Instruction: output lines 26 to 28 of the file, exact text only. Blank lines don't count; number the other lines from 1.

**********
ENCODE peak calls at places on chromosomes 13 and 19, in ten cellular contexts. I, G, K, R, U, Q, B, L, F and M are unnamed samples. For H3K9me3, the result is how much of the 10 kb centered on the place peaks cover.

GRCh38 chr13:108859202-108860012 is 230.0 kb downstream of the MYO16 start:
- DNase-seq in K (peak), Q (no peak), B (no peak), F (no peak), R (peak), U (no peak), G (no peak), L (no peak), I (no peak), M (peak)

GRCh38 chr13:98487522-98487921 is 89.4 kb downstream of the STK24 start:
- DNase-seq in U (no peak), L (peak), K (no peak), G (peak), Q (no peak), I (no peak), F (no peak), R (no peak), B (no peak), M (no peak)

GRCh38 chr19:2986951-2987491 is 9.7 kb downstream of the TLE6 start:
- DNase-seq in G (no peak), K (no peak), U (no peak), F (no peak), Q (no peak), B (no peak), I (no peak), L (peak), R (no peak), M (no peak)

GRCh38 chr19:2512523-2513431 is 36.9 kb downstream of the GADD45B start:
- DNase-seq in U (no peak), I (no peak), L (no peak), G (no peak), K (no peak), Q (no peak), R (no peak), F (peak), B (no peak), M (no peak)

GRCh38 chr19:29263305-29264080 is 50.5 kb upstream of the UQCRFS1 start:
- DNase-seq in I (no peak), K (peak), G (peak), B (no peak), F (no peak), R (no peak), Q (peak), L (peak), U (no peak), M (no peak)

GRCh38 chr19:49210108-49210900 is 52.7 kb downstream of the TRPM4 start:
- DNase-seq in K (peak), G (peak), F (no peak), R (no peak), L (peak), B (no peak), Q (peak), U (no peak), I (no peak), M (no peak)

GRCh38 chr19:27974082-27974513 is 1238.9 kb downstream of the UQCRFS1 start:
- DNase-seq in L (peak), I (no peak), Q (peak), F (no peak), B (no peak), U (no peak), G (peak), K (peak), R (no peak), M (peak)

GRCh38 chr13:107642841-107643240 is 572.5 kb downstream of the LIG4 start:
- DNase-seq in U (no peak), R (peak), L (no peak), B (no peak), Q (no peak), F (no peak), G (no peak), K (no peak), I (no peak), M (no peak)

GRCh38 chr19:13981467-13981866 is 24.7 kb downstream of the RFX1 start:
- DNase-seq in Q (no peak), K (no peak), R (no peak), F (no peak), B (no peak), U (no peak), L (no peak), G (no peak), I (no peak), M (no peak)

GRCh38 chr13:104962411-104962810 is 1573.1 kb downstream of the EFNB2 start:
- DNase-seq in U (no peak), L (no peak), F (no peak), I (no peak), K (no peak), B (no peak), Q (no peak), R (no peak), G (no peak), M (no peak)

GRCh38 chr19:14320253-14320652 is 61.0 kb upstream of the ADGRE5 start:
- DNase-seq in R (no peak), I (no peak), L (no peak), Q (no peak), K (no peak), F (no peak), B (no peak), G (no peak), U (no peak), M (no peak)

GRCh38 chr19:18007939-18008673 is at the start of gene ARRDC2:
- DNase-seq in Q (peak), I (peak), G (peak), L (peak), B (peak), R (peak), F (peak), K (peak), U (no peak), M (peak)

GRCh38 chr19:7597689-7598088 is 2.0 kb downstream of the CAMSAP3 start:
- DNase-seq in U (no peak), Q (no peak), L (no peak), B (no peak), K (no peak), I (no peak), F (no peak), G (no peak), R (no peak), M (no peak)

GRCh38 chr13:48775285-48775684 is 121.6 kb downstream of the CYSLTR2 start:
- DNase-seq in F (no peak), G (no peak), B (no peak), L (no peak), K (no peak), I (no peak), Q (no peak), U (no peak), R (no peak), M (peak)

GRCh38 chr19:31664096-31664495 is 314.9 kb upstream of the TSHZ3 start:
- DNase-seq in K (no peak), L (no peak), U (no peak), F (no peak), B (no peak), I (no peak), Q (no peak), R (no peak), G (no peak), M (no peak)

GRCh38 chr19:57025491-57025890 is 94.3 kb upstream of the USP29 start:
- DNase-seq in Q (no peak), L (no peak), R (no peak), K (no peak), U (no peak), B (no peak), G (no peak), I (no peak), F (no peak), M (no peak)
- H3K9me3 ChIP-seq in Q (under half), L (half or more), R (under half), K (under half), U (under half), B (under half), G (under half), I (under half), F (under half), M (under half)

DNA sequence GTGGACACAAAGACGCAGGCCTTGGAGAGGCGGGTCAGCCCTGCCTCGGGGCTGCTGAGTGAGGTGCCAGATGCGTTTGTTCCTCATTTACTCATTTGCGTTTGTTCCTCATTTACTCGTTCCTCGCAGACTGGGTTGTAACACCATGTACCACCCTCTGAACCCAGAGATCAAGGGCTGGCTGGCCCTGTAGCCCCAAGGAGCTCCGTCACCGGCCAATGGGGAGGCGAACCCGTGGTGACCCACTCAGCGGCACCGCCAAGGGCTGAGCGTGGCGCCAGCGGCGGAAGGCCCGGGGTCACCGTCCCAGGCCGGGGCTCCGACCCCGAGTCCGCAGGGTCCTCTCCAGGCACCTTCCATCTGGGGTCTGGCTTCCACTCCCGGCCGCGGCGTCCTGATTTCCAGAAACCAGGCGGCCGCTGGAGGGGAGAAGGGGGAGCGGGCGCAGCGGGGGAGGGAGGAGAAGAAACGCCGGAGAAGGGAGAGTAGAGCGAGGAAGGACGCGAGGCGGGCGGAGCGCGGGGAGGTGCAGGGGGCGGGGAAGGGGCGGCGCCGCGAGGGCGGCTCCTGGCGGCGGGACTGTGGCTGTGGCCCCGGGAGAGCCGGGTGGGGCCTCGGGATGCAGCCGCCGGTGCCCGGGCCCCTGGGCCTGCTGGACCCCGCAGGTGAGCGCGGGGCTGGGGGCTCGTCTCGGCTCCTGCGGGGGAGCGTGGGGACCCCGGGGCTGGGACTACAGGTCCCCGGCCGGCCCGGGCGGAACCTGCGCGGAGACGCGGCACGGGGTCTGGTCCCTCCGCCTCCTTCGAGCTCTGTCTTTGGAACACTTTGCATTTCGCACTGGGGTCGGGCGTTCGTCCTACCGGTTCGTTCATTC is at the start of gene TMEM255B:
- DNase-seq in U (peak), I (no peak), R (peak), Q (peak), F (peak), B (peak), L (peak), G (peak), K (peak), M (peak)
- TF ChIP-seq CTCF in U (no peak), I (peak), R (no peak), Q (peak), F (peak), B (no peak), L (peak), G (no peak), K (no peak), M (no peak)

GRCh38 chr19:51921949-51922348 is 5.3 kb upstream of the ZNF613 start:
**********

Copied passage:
GRCh38 chr19:7597689-7598088 is 2.0 kb downstream of the CAMSAP3 start:
- DNase-seq in U (no peak), Q (no peak), L (no peak), B (no peak), K (no peak), I (no peak), F (no peak), G (no peak), R (no peak), M (no peak)

GRCh38 chr13:48775285-48775684 is 121.6 kb downstream of the CYSLTR2 start: